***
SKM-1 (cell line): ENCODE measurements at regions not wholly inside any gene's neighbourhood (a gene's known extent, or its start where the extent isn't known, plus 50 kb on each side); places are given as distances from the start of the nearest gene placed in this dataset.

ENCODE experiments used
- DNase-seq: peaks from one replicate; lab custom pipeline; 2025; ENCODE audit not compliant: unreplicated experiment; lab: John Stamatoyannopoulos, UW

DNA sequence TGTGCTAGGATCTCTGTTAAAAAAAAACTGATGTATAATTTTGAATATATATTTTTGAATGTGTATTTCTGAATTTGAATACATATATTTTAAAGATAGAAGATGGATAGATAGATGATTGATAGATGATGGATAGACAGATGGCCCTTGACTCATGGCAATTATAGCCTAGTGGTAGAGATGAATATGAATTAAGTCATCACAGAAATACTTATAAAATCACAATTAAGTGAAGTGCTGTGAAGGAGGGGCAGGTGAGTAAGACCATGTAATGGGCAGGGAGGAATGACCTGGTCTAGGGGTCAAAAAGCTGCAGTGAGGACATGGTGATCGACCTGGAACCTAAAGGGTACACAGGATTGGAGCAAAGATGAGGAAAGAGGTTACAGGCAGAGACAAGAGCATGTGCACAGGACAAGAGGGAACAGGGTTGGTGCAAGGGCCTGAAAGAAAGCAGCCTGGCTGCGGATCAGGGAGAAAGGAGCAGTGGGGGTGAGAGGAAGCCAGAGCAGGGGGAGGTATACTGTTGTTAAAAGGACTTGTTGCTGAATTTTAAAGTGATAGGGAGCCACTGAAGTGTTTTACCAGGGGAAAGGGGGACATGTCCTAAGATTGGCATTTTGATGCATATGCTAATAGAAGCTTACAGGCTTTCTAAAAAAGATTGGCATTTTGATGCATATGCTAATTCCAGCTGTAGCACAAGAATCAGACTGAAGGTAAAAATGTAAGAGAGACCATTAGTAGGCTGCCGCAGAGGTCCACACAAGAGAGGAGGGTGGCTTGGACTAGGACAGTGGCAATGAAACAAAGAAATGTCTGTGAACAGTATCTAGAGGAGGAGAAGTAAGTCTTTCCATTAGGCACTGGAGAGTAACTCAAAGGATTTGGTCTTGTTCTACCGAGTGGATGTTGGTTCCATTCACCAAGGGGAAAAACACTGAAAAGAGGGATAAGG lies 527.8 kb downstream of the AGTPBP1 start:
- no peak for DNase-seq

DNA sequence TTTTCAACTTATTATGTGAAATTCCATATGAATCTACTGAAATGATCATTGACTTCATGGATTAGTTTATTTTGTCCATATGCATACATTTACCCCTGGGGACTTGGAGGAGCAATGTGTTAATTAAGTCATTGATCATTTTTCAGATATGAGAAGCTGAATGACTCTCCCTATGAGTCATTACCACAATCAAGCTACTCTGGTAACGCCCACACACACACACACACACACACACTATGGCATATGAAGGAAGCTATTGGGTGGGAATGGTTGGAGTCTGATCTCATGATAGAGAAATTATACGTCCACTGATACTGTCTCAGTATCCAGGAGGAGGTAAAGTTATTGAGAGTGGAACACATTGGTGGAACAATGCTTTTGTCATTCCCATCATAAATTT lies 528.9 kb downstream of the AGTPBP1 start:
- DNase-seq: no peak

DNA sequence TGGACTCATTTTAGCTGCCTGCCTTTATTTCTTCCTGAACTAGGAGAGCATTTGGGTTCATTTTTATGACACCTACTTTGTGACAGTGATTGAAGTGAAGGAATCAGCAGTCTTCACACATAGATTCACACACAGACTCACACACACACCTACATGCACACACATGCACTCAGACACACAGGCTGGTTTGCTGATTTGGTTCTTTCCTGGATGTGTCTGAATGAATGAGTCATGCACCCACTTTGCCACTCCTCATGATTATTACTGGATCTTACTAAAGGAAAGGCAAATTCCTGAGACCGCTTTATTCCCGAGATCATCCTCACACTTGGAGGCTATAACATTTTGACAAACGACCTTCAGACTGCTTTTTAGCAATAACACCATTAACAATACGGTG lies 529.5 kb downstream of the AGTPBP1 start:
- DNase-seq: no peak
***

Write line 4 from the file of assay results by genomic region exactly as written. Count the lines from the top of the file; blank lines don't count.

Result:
DNA sequence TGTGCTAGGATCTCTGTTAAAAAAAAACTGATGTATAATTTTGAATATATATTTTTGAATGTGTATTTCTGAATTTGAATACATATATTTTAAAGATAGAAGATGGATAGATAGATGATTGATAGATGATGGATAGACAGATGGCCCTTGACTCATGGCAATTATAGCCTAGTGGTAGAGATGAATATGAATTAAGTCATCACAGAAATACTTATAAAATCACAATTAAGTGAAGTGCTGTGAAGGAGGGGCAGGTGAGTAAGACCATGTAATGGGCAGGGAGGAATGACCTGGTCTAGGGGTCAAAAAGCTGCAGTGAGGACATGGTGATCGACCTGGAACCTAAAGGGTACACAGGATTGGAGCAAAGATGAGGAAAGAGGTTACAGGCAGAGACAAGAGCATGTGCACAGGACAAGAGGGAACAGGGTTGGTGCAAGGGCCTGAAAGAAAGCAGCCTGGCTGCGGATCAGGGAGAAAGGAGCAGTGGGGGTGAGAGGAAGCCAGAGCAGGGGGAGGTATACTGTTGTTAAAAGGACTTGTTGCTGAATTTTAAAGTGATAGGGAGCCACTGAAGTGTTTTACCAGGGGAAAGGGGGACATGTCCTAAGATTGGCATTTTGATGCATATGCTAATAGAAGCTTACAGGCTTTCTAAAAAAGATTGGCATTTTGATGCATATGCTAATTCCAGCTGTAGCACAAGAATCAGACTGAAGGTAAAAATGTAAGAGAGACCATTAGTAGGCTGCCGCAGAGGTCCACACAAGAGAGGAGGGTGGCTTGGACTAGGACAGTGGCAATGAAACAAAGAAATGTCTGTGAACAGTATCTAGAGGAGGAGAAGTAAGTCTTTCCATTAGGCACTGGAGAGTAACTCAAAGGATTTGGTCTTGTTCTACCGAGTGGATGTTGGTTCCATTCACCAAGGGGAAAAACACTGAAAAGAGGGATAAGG lies 527.8 kb downstream of the AGTPBP1 start: